Retraced memories - virtual reconstruction of an architectural landmark

Simone Fallica, Raissa Garozzo, Cettina Santagati

Abstract

This paper addresses the challenge of digitally reconstructing ruined architectural sites and retracing their history, in order to virtually recompose their geometrical, stylistic and material integrity. To this end, the research team analyzed the ruins of the church of Santa Maria de Monasterio Albo, located in the ancient village of Misterbianco (Sicily) and destroyed (together with the entire hamlet) by the 1669 eruption of Mount Etna. In the last years, some excavation campaigns brought the church to the light, unveiling the remains of the main portal and six altars, which are one of the most remarkable examples of Mannerist art in eastern Sicily. This research aimed to three-dimensional (3D) reconstruct both the altars and the portal, ideally reviving their original 17th century configuration. This goal was achieved through an in-depth archival research (documents dating back to the years between 1300 and 1666 were consulted), an analysis of Classic and Renaissance treatises, and two integrated digital survey campaigns (laser scans and photogrammetry). The outcome is represented by the 3D models of the seven artifacts, which include surviving parts reconstructed as photogrammetric meshes, several fragments were placed in their likely early location through a virtual anastylosis, and NURBS (Non Uniform Rational Basis-Splines) surfaces (recreating the no longer existing elements). The latter were 3D modelled based on the treatises (which provided information on the correct proportioning) or in analogy with other coeval similar artifacts. Overall, the digital reconstruction was based on the ethical principles of transparency of the intervention, recognition of non-original additions and distinction between evidence and hypothesis, according to the London Charter and the Seville Principles. The experimentation provides a valid support for possible interventions in the real world and is the starting point to develop a digital archive of the site, which would make the different accuracy levels the reconstruction explicit.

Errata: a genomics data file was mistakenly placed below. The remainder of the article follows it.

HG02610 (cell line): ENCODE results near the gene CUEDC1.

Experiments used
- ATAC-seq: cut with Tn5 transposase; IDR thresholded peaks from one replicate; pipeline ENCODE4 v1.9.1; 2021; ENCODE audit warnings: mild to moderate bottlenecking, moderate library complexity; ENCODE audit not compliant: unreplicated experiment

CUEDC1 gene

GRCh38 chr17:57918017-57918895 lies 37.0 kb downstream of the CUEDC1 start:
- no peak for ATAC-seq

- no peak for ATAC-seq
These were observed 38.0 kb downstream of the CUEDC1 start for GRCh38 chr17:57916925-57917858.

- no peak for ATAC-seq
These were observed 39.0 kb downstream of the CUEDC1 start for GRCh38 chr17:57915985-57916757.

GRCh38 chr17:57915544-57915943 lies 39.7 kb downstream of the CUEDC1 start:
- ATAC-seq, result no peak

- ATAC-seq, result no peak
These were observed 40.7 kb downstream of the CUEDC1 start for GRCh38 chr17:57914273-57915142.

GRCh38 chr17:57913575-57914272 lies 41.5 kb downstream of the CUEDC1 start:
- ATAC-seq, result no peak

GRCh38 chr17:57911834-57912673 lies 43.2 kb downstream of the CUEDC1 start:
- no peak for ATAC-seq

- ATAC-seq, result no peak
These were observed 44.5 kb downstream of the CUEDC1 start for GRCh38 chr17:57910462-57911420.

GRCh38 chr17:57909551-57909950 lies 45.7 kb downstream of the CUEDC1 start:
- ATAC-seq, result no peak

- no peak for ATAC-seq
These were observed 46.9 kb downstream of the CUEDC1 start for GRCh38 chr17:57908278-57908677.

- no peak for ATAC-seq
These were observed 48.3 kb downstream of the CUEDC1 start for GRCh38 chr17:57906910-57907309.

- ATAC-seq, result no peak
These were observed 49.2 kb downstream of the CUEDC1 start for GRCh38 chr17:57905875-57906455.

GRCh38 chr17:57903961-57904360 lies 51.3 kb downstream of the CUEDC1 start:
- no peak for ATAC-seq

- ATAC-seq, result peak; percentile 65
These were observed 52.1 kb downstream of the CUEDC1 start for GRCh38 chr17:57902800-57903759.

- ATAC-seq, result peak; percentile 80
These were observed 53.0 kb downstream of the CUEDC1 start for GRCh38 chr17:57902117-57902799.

Highlights:

  • 3D virtual reconstruction is effective to visualize and bring back to life ruined architectural artefacts.

  • Information about the artefacts original appearance was harvested through digital survey campaigns, archival documents, and comparisons with iconographic sources and coeval buildings.

  • The 3D reconstruction follows ethical principles of transparency and combines photogrammetric meshes (partly relocated through a virtual anastylosis) and NURBS surfaces.


Keywords

architectural ruins; documentation; 3D reconstruction; digital photogrammetry; architectural treatises; virtual anastylosis

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